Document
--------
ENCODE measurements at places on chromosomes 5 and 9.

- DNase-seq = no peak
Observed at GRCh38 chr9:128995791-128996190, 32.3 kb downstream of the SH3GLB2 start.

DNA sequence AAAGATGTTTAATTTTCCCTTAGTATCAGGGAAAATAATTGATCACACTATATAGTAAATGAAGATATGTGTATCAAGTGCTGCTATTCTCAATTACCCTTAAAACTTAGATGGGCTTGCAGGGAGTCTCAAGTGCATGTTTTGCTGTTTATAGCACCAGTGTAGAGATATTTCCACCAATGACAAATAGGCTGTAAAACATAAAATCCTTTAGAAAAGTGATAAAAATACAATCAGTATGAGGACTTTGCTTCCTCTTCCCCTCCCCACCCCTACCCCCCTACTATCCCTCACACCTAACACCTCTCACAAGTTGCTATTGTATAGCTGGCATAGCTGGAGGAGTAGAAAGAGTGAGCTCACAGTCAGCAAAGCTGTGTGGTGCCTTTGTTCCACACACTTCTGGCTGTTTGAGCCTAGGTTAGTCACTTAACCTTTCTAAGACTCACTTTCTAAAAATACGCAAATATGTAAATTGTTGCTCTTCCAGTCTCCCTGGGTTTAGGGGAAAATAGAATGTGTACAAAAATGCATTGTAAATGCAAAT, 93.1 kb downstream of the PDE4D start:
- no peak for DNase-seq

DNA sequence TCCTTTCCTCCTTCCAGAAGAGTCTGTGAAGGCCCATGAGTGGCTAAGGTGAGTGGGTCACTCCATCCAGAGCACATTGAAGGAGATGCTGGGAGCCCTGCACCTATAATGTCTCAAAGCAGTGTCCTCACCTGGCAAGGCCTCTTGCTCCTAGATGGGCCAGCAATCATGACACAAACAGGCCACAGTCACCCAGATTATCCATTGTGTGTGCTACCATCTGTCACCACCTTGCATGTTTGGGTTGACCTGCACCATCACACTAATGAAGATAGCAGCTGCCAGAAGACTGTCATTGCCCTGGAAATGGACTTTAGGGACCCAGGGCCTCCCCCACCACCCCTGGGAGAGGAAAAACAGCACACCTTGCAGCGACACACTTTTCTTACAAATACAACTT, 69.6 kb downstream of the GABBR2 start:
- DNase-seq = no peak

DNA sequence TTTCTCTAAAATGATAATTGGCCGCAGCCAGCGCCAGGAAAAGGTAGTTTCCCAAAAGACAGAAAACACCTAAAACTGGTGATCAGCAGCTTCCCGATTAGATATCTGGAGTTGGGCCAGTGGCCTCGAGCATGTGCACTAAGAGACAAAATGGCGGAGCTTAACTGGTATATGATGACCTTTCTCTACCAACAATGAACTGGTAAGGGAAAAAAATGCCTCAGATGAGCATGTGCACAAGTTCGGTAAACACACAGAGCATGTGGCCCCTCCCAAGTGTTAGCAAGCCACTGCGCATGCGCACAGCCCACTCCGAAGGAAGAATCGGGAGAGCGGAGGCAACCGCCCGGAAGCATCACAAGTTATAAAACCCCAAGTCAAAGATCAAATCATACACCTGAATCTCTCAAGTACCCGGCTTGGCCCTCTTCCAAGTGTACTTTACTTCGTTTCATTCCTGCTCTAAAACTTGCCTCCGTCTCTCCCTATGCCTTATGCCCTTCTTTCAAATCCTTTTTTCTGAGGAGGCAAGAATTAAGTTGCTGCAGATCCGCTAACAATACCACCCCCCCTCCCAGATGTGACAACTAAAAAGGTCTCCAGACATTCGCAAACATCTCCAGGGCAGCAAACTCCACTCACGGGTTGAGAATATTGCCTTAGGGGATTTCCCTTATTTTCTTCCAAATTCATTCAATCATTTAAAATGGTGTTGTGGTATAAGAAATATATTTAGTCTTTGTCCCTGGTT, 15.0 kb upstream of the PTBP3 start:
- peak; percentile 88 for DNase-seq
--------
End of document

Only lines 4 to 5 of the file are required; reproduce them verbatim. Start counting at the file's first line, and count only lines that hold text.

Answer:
DNA sequence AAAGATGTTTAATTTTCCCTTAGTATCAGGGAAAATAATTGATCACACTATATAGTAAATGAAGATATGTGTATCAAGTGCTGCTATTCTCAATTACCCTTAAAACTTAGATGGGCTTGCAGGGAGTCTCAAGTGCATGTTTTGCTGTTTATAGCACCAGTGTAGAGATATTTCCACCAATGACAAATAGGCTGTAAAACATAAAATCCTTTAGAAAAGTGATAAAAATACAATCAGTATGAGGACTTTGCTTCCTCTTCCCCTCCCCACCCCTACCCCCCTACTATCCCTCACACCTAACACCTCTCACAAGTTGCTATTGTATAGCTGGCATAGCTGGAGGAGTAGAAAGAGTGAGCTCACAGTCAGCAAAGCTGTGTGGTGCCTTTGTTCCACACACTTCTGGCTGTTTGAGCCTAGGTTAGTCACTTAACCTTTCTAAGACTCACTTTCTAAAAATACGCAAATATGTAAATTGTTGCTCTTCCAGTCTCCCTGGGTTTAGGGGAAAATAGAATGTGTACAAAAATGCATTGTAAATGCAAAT, 93.1 kb downstream of the PDE4D start:
- no peak for DNase-seq